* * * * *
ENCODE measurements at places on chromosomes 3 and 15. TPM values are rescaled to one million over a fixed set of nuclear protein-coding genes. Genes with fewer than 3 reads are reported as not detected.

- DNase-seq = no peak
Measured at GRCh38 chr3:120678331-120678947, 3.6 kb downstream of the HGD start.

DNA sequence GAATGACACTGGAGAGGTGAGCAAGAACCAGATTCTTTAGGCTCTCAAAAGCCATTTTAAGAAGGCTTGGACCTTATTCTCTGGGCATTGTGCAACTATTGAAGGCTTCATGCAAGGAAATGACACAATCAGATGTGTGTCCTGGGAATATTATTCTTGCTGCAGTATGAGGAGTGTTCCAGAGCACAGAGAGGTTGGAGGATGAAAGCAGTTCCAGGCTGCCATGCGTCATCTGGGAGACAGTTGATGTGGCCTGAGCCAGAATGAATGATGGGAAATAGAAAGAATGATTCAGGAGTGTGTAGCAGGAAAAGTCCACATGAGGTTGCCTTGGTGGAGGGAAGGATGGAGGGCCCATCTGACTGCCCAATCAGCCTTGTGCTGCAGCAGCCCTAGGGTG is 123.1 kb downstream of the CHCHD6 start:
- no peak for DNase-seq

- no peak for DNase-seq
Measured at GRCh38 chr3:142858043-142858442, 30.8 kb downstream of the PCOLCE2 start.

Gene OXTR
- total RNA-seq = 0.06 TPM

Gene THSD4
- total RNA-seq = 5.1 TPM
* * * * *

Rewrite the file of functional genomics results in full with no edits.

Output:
ENCODE measurements at places on chromosomes 3 and 15. TPM values are rescaled to one million over a fixed set of nuclear protein-coding genes. Genes with fewer than 3 reads are reported as not detected.

- DNase-seq = no peak
Measured at GRCh38 chr3:120678331-120678947, 3.6 kb downstream of the HGD start.

DNA sequence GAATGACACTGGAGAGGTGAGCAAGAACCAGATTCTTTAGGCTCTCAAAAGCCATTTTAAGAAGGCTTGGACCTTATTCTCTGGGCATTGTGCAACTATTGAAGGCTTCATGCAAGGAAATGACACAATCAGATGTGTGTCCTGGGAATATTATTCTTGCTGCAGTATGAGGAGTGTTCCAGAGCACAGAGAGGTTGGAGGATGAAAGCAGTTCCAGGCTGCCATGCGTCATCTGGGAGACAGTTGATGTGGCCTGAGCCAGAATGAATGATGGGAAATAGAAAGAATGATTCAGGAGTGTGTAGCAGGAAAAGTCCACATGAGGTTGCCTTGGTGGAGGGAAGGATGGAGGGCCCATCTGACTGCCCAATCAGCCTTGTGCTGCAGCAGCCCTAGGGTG is 123.1 kb downstream of the CHCHD6 start:
- no peak for DNase-seq

- no peak for DNase-seq
Measured at GRCh38 chr3:142858043-142858442, 30.8 kb downstream of the PCOLCE2 start.

Gene OXTR
- total RNA-seq = 0.06 TPM

Gene THSD4
- total RNA-seq = 5.1 TPM